We once almost did.

http://www.npr.org/sections/krulwich/2012/10/22/163397584/how-human-beings-almost-vanished-from-earth-in-70-000-b-c

An animal that went extinct over 100 years ago is coming back, thanks to a group of scientists. The creature is called the quagga and while that might not sound familiar, it is a close relative of the zebra.

Just like zebras, the quagga has stripes, but for them they only appear on the front half of their bodies, and they are also brown on the rear half of their bodies. A group of scientists outside of Cape Town, Africa, called The Quagga Project, have bred an animal that looks extremely similar by using DNA and selective breeding.

In the past, the quagga roamed South Africa, but they went extinct around the 1880s after European settlers killed them at an alarming rate. However, CNN reports that after testing remaining quagga skins, which revealed the animal was a sub species of the plains zebra, the scientists hypothesized that the genes which characterized the quagga would be present in zebras and could be manifested through selective breeding.

“The progress of the project has in fact followed that prediction. And in fact we have over the course of 4, 5 generations seen a progressive reduction in striping, and lately an increase in the brown background color showing that our original idea was in fact correct,” Eric Harley, the project’s leader, told CNN.

However not everybody thinks the project was a complete success. There are several critics who believe that the project was all a stunt and that all the scientists did was create a different looking zebra.

“There are a lot of detractors who are saying you can’t possibly put back the same as what was here,” says fellow project leader Mike Gregor to CNN. Adding, “there might have been other genetic characteristics [and] adaptations that we haven’t taken into account.”

The researches say there are only six of the creatures that they now call “Rau quaggas,” (after the project’s originator Reinhold Rau) but when they have 50 of them, they then plan for the herd to live together on one reserve.

Harley tells CNN, “if we can retrieve the animals or retrieve at least the appearance of the quagga, then we can say we’ve righted a wrong.”

Scientists bring back animal that went extinct over a century ago

A multinational team of researchers has sequenced the nuclear genome of the aurochs (Bos primigenius), an extinct species of ox that inhabited Europe, Asia and North Africa.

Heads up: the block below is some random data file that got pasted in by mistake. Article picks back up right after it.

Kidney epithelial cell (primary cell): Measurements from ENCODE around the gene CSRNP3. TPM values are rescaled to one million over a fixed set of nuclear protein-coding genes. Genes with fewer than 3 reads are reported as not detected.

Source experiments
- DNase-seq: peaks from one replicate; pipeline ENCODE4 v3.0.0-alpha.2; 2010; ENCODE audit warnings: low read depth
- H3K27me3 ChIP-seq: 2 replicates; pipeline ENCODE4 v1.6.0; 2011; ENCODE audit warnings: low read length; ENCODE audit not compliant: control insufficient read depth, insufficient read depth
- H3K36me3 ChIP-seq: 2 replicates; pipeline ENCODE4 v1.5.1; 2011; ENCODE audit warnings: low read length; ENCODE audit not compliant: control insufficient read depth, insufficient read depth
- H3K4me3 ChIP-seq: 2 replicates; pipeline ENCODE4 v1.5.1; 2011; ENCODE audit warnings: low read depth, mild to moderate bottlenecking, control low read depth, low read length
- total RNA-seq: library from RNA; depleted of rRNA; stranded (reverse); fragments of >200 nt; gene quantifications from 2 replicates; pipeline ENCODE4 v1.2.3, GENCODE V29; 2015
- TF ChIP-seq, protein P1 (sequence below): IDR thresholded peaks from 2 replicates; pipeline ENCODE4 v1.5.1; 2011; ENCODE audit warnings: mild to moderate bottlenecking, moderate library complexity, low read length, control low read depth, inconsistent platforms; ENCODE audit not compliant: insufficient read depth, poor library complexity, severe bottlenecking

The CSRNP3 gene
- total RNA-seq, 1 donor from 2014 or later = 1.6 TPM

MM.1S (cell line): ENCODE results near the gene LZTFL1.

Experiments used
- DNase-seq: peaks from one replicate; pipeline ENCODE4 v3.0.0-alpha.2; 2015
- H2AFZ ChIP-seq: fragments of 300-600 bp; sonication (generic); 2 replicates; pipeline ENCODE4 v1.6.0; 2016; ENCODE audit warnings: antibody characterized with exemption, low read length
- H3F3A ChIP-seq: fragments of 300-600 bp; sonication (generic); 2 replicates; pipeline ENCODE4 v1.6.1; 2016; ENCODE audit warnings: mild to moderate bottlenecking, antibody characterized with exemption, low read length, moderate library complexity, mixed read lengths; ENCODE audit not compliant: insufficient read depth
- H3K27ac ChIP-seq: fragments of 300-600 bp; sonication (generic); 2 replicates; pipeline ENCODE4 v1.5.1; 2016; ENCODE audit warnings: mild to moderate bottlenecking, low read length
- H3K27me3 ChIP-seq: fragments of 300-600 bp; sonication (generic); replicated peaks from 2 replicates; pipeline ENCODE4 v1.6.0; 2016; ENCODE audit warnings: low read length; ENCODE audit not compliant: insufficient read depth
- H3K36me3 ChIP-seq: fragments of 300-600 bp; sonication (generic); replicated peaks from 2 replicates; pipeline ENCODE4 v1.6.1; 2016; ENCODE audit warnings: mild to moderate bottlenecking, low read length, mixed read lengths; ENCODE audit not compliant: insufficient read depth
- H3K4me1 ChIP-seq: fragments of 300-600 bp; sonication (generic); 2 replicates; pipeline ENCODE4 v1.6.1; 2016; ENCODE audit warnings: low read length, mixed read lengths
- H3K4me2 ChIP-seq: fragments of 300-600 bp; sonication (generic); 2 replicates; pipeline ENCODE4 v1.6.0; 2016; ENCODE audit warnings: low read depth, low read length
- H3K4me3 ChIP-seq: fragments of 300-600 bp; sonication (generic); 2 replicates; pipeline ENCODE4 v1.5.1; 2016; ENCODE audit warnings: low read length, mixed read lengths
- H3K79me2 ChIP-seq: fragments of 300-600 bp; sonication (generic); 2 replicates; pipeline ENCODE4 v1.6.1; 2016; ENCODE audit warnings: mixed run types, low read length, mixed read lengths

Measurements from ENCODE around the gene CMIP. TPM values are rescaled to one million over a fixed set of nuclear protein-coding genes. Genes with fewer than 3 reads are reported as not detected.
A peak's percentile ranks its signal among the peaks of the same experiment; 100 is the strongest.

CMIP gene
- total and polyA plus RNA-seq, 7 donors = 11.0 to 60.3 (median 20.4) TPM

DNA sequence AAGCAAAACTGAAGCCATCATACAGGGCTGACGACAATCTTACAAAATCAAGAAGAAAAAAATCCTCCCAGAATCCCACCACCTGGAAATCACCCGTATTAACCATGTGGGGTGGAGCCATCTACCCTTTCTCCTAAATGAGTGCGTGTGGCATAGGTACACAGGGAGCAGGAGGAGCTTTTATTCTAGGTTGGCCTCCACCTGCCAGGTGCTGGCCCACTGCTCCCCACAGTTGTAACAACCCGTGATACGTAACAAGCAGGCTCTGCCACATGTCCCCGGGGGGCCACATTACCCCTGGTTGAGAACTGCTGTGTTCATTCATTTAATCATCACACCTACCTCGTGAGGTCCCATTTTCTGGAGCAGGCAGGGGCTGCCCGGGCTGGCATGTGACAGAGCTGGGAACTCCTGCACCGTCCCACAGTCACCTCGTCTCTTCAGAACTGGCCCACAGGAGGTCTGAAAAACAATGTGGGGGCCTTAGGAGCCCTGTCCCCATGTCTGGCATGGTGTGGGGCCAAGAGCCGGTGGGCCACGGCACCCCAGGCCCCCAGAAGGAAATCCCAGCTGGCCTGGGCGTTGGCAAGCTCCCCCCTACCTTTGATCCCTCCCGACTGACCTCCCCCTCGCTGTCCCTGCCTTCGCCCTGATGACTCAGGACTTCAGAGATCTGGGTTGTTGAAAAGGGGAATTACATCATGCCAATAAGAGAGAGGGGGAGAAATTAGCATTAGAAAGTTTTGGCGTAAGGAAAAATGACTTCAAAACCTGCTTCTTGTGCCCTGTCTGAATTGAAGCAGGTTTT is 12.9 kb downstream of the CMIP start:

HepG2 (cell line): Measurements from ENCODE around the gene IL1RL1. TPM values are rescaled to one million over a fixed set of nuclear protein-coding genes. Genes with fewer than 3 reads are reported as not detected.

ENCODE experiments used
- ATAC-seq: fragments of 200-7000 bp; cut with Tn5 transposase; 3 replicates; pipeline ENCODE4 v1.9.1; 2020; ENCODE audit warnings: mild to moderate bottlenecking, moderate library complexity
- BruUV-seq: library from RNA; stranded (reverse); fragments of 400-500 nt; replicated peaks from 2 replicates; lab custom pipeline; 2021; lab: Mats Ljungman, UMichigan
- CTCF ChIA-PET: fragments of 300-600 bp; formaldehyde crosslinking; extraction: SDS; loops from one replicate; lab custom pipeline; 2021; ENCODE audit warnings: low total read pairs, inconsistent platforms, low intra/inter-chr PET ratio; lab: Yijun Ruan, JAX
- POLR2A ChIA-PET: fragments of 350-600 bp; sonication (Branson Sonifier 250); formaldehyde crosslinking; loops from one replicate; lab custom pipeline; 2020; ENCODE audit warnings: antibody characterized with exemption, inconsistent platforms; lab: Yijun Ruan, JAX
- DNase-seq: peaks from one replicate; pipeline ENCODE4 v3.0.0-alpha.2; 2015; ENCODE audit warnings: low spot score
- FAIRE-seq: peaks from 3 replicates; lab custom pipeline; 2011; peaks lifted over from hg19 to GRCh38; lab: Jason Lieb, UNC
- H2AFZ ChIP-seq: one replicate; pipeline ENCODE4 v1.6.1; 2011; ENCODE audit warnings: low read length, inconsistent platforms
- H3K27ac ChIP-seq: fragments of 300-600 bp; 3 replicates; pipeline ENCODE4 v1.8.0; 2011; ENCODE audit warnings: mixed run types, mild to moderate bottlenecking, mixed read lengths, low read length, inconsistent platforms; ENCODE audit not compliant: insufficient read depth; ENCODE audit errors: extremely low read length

“This is the first complete nuclear genome sequence from the extinct Eurasian aurochs,” said Dr David MacHugh of University College Dublin, Ireland, corresponding author of a paper published online in the journal Genome Biology.

Domestication of the now-extinct wild aurochs gave rise to the two major domestic extant cattle species – Bos taurus and B. indicus.

While previous genetic studies have shed some light on the evolutionary relationships between European aurochs and modern cattle, important questions remain unanswered, including the phylogenetic status of aurochs, whether gene flow from aurochs into early domestic populations occurred, and which genomic regions were subject to selection processes during and after domestication.

To build a clearer picture of the ancestry of European cattle breeds, Dr MacHugh and his colleagues from the United States, the UK, China and Ireland, extracted genetic material from a bone of a 6,750 year old wild aurochs discovered in a cave in Derbyshire, England.

The scientists then sequenced its complete genome and compared it with the genomes of 81 domesticated Bos taurus and B. indicus animals, and DNA marker information from more than 1,200 modern cows.

They discovered clear evidence of breeding between wild British aurochs and early domesticated cattle.

“Our results show the ancestors of modern British and Irish breeds share more genetic similarities with this ancient specimen than other European cattle,” Dr MacHugh said.

“This suggests that early British farmers may have restocked their domesticated herds with wild aurochs.”

“Genes linked to neurobiology and muscle development were also found to be associated with domestication of the ancestors of European cattle, indicating that a key part of the domestication process was the selection of cattle based on behavioral and meat traits.”

The study contradicts earlier simple models of cattle domestication and evolution that researchers proposed based on mitochondrial DNA or Y chromosomes.

“What now emerges from high-resolution studies of the nuclear genome is a more nuanced picture of crossbreeding and gene flow between domestic cattle and wild aurochs as early European farmers moved into new habitats such as Britain during the Neolithic,” Dr MacHugh concluded.

_____

Stephen D.E. Park et al. 2015. Genome sequencing of the extinct Eurasian wild aurochs, Bos primigenius, illuminates the phylogeography and evolution of cattle. Genome Biology 16: 234; doi: 10.1186/s13059-015-0790-2

http://www.sci-news.com/genetics/science-genome-eurasian-wild-aurochs-bos-primigenius-03377.html?utm_source=feedburner&utm_medium=feed&utm_campaign=Feed%3A+BreakingScienceNews+%28Breaking+Science+News%29